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Greeks favor selloffs to end debt crisis: poll

A protester hits a pot during a protest rally against a new austerity package in front of the parliament building in Athens
A protester hits a pot during a protest rally against a new austerity package in front of the parliament building in Athens

ATHENS (Reuters) - An overwhelming majority of Greeks are in favor of selling and developing state assets to raise 50 billion euros ($71.19 billion) to avoid a default on the country's crippling debt load, a poll found on Sunday.

The Kapa Research poll for To Vima newspaper showed that about 80 percent of respondents agreed Greece should use its assets to help consolidate public finances.

But some 83 percent doubted the government's ability to implement such an ambitious program and said Prime Minister George Papandreou should take over the scheme.

About 48 percent said Greece's first priority should be boosting growth, 38 percent suggested proceeds from assets sales should be used to kick start the economy and 35 percent said the money should be used to help pay down its towering debt.

European Union officials have asked Athens to step up privatizations urgently and suggested setting up a trustee institution to help oversee the process, similar to the body that privatized East German companies after the fall of communism.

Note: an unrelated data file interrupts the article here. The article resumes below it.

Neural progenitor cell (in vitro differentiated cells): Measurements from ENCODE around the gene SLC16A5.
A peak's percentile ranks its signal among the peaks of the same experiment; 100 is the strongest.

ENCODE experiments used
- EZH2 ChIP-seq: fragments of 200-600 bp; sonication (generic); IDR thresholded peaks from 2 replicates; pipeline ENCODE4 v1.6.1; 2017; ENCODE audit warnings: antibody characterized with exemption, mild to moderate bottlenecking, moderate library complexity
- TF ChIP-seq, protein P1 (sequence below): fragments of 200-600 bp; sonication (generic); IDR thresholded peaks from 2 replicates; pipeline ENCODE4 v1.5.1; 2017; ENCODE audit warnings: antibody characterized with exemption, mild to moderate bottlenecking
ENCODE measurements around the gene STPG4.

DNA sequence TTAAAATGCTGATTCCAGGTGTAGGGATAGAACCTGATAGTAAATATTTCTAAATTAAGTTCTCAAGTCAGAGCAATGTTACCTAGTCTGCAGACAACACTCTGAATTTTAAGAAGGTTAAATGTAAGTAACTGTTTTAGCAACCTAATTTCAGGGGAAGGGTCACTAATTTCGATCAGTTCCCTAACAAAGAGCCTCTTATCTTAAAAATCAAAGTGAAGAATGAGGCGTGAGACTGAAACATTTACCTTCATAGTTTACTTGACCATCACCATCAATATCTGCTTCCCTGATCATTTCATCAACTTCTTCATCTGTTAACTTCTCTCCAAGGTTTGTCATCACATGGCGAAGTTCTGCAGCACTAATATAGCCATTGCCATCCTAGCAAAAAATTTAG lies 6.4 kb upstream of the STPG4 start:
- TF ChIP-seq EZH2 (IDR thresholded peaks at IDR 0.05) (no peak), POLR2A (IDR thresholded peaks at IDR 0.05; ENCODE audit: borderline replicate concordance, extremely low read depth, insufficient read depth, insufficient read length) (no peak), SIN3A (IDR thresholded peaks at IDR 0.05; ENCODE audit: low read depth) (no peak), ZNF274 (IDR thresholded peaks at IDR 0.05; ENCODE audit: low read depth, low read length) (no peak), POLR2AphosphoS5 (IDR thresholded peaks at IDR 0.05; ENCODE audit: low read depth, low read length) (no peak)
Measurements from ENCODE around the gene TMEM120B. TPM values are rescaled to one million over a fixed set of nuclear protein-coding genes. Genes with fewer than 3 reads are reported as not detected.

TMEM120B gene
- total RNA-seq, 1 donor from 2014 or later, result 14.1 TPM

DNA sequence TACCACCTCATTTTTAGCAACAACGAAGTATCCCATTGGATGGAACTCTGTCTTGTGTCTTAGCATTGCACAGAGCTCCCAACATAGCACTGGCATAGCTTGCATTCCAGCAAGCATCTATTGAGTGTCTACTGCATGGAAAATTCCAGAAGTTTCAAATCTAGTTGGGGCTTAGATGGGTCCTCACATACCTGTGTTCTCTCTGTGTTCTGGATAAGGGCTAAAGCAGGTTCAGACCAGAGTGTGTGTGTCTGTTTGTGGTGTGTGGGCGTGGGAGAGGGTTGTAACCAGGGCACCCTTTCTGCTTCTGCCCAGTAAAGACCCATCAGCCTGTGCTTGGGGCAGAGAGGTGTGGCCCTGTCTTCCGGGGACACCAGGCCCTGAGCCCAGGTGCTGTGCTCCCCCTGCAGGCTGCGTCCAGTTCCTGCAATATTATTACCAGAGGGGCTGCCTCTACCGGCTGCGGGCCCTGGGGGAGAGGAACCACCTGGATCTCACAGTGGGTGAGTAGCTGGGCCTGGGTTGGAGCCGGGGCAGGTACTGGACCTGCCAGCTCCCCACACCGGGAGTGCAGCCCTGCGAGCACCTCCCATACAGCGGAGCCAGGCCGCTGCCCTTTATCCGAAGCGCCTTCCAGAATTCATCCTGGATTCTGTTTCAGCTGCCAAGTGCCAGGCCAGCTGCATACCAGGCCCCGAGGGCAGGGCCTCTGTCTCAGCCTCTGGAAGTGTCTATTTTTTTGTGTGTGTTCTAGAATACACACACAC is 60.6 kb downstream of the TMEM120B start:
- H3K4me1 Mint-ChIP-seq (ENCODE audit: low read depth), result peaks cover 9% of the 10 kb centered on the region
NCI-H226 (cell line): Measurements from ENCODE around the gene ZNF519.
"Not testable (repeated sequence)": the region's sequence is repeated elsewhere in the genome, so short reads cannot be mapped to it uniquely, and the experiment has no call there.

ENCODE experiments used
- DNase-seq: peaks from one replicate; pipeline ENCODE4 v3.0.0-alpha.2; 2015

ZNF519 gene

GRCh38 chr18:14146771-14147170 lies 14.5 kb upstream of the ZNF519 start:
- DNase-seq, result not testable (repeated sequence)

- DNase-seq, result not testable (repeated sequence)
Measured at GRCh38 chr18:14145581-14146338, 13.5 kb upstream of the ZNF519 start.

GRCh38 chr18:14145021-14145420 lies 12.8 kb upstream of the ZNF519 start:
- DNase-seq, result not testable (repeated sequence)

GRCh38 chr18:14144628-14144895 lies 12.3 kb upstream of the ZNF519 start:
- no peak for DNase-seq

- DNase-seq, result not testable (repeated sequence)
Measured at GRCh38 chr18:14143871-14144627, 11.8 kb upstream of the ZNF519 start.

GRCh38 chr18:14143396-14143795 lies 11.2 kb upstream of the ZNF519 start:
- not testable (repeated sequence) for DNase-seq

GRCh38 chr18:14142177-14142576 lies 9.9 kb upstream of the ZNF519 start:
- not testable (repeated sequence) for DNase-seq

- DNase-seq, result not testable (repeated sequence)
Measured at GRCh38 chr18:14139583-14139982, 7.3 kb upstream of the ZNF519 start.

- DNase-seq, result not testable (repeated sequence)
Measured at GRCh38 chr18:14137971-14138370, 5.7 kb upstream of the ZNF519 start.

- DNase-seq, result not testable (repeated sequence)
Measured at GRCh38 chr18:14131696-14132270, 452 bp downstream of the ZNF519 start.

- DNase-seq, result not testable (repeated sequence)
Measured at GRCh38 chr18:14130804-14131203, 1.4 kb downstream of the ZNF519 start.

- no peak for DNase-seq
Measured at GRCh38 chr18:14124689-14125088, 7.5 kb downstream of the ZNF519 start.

First in line for privatization will be divestments in Savings Post Bank , OTE Telecom and the country's two biggest ports.

A second wave next year will include an up to 34 percent stake in gaming firm OPAP and an up to 17 percent of Public Power Corp (PPC) .

Some 71 percent agreed with Greece selling its stake in OPAP with 65 percent favoring PPC's stake sale.

The nationwide poll conducted with a sample of 1,264 people May 17-20 also showed that nine of 10 Greeks backed the government's plan to redevelop the site of the capital's old airport at Hellenikon. Officials have said the project could raise 5-7 billion euros.

In another opinion poll on Saturday, the ruling Socialists lost their lead for the first time since 2009 elections, while another showed them slightly ahead of the opposition.

Struggling to impose austerity measures to pull the country back from the brink of bankruptcy, the ruling PASOK socialists are seeing their popularity wane, while the main New Democracy opposition party is not benefiting their opponents' decline.

"Citizens seem to be disappointed and exhausted from the economic policies," Pulse head George Arapoglou said. "PASOK continues to slide so New Democracy was expected to come ahead although it shows no marked improvement."

The next election is due in late 2013.

(Reporting by Angeliki Koutantou; editing by Michael Roddy)

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